This isn't to say that the filmmakers' decision to not cast an Asian person in the role of the Ancient One didn't come from good intentions. At a press conference in Hong Kong prior to the film's release, director Scott Derrickson stated that the Ancient One was always envisioned as a white character in the movie. "The Ancient One in the comics is a very old American stereotype of what Eastern characters and people are like, and I felt very strongly that we need to avoid those stereotypes at all costs," he told reporters, via Vanity Fair . The thought process there seems to have been that if the Ancient One is white, the sorcerer's reliance on Asian culture — the myth of her existence, her Nepalese residence of Kamar-Taj, wardrobe, etc. — would be less offensive. Yet ultimately, this plan backfired, and the film's absence of fully formed Asian characters ends up reinforcing the onscreen Asian stereotype of invisibility.
In 2016, USC Annenberg's Institute for Diversity and Empowerment released a study focused on the films, television shows and online productions of 10 top media companies in Hollywood from September 2014 through August 2015. The study found that at least 50 percent of all media studied did not feature any Asian or Asian American speaking character. And, in all media studied, only 5.1 percent of speaking or named characters were Asian. Asians and Asian Americans (of any specific ethnicity) are one of the most under-represented minorities onscreen. In a majority of Hollywood films, Asians are either nonexistent or nearly silent, hovering in the background. In other words, most stereotypically Asian characters onscreen are some version of Master Hamir.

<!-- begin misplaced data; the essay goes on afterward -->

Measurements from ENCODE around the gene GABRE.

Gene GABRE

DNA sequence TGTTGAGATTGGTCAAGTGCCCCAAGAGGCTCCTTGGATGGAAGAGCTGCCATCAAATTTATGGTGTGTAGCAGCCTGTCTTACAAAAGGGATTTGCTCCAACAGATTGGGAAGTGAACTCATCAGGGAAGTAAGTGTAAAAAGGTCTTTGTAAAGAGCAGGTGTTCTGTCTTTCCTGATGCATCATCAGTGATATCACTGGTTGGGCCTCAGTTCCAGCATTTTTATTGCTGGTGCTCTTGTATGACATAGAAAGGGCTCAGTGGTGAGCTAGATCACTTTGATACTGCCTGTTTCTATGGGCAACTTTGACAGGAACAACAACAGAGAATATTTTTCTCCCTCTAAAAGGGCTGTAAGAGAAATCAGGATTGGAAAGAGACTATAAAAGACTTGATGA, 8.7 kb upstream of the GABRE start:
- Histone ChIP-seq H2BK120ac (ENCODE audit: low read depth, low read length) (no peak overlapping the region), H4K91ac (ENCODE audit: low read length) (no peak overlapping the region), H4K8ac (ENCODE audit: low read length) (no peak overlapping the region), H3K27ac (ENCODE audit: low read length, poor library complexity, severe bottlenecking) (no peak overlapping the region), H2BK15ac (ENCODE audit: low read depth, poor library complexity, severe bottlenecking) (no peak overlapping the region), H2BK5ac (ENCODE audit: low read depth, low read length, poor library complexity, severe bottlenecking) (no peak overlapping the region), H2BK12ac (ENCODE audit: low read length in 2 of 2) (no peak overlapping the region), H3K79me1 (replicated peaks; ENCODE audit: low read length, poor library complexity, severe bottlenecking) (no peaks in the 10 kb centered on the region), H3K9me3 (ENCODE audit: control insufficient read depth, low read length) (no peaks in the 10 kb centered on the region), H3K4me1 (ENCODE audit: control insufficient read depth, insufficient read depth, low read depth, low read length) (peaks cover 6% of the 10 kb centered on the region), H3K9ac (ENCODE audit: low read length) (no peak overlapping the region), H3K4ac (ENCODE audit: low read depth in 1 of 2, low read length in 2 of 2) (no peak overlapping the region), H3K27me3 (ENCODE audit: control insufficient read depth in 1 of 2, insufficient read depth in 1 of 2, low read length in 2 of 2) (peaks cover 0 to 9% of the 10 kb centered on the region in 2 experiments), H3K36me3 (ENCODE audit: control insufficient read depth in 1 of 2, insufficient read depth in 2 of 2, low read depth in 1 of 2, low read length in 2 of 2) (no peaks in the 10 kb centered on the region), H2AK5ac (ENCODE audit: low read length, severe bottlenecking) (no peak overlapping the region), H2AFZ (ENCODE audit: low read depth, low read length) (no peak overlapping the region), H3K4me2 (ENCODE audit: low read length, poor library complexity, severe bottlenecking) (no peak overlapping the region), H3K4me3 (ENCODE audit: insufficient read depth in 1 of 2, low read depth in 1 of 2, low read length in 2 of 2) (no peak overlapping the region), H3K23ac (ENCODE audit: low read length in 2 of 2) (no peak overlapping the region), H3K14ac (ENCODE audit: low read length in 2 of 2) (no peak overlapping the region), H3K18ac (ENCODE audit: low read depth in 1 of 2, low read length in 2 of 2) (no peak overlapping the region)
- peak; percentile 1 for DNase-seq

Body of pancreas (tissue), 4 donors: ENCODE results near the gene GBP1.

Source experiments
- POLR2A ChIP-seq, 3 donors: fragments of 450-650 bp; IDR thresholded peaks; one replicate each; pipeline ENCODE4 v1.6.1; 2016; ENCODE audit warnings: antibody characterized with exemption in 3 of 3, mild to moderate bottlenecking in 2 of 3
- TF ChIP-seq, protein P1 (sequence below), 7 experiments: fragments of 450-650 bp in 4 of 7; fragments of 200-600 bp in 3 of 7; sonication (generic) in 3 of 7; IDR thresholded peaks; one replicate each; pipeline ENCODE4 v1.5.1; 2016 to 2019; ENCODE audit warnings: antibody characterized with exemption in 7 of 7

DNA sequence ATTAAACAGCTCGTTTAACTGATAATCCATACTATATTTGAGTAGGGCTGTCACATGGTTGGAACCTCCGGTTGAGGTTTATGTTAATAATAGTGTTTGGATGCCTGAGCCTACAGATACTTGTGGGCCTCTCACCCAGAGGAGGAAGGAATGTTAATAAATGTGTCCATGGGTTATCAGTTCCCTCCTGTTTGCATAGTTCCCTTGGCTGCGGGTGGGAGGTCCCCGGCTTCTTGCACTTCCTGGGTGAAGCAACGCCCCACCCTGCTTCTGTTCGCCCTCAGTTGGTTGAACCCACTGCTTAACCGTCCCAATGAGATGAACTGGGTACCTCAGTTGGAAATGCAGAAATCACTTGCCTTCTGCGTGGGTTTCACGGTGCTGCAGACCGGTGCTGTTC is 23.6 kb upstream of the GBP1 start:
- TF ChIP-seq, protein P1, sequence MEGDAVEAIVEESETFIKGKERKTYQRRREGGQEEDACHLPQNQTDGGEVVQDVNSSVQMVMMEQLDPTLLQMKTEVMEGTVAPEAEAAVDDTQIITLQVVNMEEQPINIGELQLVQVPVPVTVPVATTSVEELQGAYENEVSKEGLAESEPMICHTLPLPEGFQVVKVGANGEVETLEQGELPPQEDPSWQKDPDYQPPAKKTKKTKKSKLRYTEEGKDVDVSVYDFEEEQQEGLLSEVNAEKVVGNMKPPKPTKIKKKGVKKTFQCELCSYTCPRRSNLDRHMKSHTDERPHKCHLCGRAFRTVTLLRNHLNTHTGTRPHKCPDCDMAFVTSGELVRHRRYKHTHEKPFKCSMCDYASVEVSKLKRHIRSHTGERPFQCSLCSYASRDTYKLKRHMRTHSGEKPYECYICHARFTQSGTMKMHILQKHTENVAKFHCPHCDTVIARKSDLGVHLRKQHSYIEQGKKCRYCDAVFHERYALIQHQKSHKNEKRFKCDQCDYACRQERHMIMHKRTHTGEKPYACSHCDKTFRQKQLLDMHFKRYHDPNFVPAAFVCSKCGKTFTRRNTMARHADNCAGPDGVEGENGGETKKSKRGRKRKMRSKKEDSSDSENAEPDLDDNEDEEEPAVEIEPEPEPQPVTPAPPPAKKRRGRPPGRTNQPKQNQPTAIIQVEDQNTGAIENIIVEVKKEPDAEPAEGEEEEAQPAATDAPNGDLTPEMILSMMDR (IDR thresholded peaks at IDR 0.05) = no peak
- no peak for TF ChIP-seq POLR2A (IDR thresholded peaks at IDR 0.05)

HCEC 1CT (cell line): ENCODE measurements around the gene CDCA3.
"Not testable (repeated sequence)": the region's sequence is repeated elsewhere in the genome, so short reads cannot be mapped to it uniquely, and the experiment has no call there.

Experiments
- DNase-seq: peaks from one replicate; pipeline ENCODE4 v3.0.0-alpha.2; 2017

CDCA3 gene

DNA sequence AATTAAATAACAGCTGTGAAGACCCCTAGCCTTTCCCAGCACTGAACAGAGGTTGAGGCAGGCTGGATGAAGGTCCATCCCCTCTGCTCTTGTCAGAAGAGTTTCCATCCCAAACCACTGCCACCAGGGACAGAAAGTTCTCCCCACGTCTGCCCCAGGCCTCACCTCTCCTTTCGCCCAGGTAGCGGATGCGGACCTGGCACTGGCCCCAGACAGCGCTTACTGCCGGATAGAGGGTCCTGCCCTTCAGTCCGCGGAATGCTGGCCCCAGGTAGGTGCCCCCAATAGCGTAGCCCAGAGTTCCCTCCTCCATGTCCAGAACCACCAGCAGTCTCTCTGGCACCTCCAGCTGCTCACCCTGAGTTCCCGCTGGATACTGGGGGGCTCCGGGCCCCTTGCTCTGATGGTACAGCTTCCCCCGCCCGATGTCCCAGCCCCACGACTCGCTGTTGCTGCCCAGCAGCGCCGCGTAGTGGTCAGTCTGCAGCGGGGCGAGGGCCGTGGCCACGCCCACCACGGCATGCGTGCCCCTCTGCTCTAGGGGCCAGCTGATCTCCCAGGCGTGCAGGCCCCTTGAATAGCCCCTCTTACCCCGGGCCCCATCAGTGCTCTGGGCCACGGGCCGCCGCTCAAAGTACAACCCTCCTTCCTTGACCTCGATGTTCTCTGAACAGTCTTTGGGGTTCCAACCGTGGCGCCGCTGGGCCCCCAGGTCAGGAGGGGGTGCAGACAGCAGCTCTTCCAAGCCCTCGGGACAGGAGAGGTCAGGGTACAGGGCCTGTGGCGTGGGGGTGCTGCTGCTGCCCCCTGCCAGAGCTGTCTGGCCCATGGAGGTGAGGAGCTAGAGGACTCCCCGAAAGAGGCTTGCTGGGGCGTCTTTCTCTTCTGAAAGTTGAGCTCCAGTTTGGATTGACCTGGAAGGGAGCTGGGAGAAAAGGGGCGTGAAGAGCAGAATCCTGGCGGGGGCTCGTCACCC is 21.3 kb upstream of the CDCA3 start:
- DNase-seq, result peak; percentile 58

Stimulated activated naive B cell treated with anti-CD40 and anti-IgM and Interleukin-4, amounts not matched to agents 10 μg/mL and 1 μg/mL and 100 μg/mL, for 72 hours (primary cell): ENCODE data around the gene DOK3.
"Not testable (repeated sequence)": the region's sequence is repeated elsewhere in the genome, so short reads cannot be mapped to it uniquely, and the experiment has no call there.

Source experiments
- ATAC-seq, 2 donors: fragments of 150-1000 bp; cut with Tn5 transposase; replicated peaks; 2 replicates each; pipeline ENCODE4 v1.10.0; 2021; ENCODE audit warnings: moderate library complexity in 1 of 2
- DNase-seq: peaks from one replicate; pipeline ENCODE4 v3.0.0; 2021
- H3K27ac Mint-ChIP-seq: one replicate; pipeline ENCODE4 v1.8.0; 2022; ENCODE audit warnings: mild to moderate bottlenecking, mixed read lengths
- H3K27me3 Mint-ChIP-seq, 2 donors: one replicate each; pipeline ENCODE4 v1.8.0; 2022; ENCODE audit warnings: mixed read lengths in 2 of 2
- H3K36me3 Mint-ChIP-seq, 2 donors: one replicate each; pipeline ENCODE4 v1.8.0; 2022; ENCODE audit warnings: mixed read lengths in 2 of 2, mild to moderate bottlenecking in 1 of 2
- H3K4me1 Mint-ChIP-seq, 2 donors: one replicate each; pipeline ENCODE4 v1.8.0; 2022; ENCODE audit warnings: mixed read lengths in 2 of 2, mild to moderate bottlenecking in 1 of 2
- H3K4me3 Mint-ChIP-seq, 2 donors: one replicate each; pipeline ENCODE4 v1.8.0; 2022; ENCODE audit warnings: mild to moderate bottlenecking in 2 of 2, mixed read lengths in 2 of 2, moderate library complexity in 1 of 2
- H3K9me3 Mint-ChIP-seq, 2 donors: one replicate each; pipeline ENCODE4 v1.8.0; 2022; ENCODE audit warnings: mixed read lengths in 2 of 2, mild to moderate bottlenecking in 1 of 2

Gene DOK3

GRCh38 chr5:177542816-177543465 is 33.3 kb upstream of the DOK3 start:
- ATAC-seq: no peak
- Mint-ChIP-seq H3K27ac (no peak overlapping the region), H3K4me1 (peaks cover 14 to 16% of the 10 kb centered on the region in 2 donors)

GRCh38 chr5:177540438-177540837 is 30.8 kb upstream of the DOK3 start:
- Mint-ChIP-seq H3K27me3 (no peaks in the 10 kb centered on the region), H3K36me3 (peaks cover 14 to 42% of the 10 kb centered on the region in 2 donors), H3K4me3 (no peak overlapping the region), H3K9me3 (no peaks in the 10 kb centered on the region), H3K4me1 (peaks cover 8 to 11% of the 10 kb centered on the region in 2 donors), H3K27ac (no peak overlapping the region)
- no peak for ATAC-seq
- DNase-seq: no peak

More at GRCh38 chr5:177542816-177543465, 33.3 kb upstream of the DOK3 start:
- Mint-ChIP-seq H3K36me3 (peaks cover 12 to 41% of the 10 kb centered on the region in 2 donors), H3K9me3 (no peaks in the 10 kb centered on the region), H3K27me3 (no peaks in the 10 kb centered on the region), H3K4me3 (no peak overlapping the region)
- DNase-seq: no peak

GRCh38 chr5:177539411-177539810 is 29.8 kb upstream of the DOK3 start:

This is obviously frustrating, and it's clear that Doctor Strange isn't alone in its problematic elements. But the movie does offer a glimmer of hope when it comes to Asian representation, in the character of Master Wong. Upgraded from his role as servant to Strange in the comics, Wong is depicted as Strange's superior in the film. He's funny, smart, and, supposedly skilled. It's disappointing that the character is pushed aside for a majority of the film — audiences don't see Wong fight alongside Strange at all — but that is likely to change in future films. At the end of the movie, it is implied that Wong will be Strange's sidekick going forward, and so one can only hope that any future Doctor Strange sequels follow through on making Wong a fully-formed character.
And if they do? Hopefully filmmakers will also decide to give Hamir a reason for existing other than to be a punchline, and incorporate more Asian characters who avoid cliche instead of making them white. Next time, instead of trying to avoid troubling portrayals by whitewashing, perhaps Doctor Strange's creators will consider tackling these stereotypes head-on.